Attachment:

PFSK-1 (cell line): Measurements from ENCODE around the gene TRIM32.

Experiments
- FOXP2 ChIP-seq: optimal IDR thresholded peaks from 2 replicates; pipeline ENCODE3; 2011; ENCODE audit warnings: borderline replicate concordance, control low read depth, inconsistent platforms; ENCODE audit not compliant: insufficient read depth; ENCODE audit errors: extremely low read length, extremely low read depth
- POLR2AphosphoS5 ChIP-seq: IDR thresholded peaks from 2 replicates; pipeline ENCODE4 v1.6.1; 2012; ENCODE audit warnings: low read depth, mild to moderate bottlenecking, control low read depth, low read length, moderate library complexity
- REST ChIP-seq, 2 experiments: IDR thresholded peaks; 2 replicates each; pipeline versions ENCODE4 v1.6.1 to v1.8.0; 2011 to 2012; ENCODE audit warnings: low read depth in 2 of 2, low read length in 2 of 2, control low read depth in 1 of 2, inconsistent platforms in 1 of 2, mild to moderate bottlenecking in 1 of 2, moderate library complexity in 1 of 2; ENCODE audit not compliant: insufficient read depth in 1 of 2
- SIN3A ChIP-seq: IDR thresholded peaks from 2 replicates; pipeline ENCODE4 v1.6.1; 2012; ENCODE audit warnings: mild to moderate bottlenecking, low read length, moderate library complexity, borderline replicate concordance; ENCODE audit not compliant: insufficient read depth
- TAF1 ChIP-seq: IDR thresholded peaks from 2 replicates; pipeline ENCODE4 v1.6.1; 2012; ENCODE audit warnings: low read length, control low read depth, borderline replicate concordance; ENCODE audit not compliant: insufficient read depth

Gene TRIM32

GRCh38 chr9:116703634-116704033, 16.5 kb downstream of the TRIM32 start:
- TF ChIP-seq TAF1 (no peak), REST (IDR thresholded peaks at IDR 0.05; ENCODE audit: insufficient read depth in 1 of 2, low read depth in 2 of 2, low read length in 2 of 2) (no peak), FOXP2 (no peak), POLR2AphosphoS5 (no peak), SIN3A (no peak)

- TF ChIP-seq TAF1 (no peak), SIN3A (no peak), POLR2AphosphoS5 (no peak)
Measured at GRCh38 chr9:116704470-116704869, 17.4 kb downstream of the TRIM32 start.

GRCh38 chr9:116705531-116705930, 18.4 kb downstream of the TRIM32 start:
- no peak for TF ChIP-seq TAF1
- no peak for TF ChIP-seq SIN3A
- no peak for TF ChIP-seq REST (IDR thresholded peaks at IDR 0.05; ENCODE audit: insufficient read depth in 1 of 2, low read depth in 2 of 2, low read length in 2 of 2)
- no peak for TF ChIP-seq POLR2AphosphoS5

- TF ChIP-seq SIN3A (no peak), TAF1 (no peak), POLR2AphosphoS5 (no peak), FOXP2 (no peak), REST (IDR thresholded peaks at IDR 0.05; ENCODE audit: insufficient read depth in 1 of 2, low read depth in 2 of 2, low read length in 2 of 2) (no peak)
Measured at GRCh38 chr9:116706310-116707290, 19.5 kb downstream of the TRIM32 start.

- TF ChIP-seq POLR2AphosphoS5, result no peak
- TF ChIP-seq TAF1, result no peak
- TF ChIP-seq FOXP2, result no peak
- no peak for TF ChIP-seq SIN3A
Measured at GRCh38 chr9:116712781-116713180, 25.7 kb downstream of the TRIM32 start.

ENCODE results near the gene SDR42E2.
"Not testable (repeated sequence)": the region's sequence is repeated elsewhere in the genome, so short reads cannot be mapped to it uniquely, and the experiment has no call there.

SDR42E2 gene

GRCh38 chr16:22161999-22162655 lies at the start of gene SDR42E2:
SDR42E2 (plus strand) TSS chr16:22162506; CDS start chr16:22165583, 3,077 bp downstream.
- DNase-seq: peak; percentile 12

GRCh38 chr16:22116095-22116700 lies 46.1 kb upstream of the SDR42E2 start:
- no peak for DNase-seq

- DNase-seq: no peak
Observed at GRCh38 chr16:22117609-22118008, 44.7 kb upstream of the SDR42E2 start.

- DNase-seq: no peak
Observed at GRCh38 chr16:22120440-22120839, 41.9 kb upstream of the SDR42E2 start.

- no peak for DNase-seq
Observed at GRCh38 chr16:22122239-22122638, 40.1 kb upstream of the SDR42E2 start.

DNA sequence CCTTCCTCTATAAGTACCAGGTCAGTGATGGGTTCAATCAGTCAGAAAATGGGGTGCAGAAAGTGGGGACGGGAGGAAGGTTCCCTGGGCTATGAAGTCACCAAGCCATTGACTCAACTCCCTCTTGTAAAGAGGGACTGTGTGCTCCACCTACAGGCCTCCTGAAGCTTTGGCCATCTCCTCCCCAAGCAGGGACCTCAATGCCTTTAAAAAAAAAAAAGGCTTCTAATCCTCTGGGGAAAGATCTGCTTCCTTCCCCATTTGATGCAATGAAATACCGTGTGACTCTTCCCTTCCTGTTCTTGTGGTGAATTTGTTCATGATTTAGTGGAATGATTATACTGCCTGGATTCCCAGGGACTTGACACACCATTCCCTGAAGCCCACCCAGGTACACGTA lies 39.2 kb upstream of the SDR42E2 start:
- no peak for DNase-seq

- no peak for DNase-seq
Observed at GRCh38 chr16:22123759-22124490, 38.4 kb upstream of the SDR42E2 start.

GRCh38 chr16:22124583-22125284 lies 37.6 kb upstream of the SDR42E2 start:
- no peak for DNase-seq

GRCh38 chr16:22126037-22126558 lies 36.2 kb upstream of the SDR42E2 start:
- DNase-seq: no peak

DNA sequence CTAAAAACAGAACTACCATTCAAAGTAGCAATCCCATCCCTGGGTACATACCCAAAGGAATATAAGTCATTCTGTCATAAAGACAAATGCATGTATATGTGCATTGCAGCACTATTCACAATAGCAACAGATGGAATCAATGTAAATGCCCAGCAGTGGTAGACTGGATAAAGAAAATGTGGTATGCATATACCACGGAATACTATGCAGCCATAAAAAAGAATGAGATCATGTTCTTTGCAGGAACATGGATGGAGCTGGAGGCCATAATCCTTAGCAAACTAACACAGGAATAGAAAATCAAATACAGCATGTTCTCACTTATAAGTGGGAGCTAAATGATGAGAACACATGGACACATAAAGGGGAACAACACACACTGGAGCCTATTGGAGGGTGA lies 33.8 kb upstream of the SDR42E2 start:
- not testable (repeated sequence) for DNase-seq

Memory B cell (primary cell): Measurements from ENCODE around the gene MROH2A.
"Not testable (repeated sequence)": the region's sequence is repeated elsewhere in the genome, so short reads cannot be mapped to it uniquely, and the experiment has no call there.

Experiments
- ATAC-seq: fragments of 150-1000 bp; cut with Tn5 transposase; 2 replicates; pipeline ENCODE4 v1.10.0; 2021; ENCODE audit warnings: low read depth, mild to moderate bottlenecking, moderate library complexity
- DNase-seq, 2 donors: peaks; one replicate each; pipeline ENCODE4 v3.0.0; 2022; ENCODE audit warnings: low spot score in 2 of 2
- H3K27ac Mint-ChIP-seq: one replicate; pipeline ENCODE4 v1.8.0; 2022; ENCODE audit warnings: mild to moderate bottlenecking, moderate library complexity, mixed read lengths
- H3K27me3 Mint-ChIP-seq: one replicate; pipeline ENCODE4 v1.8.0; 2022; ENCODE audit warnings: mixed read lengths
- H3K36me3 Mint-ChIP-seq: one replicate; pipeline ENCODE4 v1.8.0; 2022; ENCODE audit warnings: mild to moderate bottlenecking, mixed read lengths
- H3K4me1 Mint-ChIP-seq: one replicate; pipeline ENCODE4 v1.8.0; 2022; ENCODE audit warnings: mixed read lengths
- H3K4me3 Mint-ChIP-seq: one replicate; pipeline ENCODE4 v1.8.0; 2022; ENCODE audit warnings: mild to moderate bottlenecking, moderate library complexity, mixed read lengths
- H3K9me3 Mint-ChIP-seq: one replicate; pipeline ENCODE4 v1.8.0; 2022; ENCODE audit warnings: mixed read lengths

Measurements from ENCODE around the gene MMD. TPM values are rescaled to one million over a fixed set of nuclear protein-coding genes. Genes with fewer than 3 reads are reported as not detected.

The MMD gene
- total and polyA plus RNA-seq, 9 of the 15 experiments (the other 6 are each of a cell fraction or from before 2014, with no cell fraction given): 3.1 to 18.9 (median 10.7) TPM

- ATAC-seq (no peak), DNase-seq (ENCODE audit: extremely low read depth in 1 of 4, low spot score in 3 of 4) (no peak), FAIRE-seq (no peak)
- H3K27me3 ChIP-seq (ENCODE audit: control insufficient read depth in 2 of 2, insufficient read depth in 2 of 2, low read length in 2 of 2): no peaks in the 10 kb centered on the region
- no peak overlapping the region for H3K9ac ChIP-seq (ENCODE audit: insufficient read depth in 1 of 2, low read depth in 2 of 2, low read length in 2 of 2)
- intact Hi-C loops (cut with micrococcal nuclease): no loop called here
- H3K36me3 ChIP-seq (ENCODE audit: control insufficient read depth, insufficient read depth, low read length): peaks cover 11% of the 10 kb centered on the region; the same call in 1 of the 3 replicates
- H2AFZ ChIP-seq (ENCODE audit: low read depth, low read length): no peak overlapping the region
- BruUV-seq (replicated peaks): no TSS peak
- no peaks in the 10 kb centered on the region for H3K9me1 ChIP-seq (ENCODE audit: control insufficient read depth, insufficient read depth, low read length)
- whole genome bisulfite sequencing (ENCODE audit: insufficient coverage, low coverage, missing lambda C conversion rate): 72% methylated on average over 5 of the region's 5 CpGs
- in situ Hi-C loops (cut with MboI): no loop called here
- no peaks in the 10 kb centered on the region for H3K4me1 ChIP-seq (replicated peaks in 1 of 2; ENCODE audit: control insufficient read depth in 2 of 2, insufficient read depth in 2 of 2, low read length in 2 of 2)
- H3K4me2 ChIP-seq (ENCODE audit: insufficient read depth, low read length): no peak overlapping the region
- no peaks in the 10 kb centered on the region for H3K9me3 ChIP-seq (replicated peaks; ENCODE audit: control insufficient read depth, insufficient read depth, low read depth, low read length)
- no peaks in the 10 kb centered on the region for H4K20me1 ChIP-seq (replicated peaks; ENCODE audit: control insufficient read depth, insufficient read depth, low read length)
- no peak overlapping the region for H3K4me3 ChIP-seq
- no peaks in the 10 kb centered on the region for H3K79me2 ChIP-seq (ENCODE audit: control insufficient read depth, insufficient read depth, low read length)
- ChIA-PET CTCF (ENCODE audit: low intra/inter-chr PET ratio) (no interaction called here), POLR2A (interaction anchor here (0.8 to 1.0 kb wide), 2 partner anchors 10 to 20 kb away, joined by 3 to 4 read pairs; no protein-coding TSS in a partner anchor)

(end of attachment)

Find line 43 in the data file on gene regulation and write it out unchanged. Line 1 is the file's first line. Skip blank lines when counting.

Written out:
GRCh38 chr16:22124583-22125284 lies 37.6 kb upstream of the SDR42E2 start: